An ALJ has sustained the denial of a refund for sales tax paid on protective services, finding that the services were taxable despite being provided in connection with the construction of a New York City building that was treated as a capital improvement. Matter of Evergreen Gardens, LLC, DTA No. 828403 (N.Y.S. Div. of Tax App., Jan. 9, 2020). Although the parties agreed that the building qualified as a capital improvement, and that the project was of a large enough size that the law mandated the use of protective services, the ALJ found that the Appellate Division had held more than 20 years ago that protective services purchased in connection with capital improvements were nonetheless independently taxable under Tax Law § 1105(c)(8), which imposes sales tax on detective and protective services. Robert Bruce McLane Assocs., Inc. v. Urbach, 232 A.D.2d 826 (3d Dep’t, 1996). The ALJ rejected what she described as the taxpayer’s “novel arguments” that recent developments since the McLane decision, involving such areas as guidance from the Department concerning contractor services and interior design services in connection with capital improvements, changed the result mandated by the Appellate Division in McLane.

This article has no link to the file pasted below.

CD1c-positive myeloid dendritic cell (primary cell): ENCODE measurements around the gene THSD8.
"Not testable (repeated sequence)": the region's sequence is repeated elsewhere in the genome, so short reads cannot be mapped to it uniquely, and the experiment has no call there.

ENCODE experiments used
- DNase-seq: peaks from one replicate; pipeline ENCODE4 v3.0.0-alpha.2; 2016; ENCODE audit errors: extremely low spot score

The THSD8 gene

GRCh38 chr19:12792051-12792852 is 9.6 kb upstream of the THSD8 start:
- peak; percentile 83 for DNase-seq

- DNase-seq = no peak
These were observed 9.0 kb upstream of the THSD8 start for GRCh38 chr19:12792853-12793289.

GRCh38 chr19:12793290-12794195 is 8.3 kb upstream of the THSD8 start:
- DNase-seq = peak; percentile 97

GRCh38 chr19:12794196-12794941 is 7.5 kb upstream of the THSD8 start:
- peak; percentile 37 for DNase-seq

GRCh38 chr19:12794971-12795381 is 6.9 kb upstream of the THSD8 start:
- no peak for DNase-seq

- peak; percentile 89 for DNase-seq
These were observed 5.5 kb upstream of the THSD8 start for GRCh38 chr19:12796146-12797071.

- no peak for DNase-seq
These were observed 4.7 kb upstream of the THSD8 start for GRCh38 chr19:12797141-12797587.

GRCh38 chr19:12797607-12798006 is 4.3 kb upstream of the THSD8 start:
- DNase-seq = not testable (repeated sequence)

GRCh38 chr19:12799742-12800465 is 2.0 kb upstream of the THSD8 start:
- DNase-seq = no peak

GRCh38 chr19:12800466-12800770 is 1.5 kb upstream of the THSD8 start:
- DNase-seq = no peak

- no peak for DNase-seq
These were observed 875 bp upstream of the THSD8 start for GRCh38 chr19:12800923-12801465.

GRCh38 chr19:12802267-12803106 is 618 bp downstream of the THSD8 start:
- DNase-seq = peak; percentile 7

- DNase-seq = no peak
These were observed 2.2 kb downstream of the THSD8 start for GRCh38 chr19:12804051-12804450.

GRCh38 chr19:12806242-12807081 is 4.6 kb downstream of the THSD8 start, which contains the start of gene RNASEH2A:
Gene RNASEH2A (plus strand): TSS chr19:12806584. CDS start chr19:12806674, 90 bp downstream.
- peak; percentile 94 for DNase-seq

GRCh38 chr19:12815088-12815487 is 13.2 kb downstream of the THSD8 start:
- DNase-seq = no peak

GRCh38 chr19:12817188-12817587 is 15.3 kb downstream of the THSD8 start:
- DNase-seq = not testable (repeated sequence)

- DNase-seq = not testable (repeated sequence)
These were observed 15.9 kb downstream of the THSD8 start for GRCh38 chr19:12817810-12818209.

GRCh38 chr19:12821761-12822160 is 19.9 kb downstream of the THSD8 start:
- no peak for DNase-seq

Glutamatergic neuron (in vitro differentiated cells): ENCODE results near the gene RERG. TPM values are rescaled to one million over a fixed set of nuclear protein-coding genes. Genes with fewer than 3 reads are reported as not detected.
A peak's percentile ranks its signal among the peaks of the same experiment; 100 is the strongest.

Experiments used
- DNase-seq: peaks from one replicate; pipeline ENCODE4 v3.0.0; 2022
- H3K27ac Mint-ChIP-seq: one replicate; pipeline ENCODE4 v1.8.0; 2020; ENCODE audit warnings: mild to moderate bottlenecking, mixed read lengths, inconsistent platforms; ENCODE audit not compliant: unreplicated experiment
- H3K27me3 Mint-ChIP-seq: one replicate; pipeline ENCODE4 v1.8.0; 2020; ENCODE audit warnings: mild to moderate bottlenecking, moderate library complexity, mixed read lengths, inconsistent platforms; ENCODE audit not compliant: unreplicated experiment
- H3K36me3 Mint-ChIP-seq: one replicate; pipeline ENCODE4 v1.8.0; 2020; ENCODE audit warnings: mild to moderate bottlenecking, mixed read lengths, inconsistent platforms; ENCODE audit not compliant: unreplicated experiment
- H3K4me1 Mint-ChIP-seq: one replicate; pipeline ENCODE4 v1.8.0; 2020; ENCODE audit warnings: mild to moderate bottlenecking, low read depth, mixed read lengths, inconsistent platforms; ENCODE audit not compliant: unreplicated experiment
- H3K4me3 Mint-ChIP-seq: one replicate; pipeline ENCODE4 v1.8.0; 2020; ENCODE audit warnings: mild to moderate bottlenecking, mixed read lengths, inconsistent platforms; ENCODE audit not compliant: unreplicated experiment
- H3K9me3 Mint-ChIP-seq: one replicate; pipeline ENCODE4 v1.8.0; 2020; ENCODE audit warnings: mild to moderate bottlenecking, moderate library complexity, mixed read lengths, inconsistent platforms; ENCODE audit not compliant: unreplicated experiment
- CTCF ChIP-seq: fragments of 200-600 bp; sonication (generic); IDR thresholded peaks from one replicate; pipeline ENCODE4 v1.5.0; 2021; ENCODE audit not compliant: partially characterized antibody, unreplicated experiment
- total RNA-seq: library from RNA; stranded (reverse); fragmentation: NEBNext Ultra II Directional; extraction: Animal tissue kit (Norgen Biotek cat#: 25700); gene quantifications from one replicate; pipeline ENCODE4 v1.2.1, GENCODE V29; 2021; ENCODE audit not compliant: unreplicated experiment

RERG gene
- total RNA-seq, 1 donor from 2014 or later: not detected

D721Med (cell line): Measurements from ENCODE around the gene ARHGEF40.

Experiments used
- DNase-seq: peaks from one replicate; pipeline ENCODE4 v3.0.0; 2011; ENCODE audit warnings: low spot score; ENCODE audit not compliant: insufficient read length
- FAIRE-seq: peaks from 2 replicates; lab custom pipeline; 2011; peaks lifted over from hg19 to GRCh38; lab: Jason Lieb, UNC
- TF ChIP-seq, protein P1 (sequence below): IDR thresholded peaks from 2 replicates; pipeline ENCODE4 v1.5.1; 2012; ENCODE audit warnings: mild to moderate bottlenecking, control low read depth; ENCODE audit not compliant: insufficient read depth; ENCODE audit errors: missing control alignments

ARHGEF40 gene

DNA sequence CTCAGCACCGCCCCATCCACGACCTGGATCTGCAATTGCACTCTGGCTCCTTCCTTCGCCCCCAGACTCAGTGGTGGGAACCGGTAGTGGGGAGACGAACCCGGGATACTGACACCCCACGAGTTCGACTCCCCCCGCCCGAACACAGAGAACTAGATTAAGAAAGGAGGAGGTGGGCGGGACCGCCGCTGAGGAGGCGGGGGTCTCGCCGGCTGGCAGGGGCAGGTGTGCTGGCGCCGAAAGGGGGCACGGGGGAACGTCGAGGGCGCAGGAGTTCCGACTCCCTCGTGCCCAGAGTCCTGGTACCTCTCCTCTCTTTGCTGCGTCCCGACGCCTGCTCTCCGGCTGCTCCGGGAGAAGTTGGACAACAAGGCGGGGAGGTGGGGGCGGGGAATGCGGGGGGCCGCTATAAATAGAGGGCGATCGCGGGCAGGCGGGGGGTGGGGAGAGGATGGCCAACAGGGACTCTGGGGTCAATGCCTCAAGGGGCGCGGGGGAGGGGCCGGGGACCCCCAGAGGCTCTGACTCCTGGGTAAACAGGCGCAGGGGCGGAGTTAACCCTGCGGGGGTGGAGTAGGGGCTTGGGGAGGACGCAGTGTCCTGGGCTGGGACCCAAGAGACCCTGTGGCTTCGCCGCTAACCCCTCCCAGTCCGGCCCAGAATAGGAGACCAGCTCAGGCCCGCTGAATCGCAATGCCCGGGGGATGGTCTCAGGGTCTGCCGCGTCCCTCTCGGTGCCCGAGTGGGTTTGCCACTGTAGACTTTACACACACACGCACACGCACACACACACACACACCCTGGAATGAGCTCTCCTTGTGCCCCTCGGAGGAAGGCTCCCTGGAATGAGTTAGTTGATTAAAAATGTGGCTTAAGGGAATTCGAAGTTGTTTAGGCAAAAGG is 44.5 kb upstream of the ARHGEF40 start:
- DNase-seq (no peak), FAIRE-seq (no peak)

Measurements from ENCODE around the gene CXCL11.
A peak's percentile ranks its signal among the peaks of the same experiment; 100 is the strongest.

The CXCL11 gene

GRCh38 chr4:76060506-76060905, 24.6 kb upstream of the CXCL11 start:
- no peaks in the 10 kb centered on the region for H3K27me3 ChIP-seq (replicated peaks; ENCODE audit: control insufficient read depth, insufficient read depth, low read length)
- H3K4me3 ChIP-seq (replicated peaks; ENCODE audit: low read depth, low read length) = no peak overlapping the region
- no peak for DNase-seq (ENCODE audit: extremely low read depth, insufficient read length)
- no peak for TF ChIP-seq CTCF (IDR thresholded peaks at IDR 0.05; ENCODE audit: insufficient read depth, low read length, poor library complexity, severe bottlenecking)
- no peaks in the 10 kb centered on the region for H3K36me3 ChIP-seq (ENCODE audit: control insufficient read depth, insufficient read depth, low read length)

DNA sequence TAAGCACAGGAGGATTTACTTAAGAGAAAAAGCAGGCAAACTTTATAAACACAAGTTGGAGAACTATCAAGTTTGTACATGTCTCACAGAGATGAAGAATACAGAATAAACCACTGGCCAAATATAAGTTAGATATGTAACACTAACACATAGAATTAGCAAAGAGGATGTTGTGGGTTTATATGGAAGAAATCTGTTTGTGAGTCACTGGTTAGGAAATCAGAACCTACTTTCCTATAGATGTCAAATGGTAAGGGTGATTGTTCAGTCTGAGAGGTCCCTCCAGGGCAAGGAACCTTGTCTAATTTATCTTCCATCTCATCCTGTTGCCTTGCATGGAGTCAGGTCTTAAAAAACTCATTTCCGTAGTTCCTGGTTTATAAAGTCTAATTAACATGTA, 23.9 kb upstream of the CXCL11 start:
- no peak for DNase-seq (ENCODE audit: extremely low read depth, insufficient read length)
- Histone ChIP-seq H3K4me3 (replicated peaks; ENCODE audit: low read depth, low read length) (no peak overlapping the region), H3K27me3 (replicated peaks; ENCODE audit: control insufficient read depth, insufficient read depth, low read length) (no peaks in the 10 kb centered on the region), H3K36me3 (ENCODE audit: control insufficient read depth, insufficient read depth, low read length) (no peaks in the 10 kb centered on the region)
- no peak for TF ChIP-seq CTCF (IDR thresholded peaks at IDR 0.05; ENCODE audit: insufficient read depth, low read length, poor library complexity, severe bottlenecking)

ADDITIONAL SALES TAX DUE ON SALES OF GASOLINE
An ALJ has sustained the Department’s assessment of sales tax imposed on the full price of motor fuel sold by a chain of gas stations, agreeing that tax was due on the full retail price of the gasoline, despite the fact that customers paid a discounted price in accordance with an agreement between the gas stations and the Price Chopper grocery chain. Matter of GRJH, Inc., DTA No. 827617 (N.Y.S. Div. of Tax App., Dec. 19, 2019). The ALJ found that the Price Chopper Fuel Advantage Program, which involved a loyalty card issued to Price Chopper customers that the customers used to obtain a discounted price for gasoline at the pump, was analogous to a manufacturer’s coupon, since the gas stations received reimbursement via a credit, and that sales tax is due on the full price of property purchased with manufacturers’ coupons pursuant to Tax Law § 1101(b)(3). The ALJ also refused to allow the gas stations to offset the full purchase price by the costs they incurred to participate in the Price Chopper program, finding that the regulation, 20 NYCRR 526.5(e), expressly disallows the deduction of expenses incurred by a retailer in making a sale.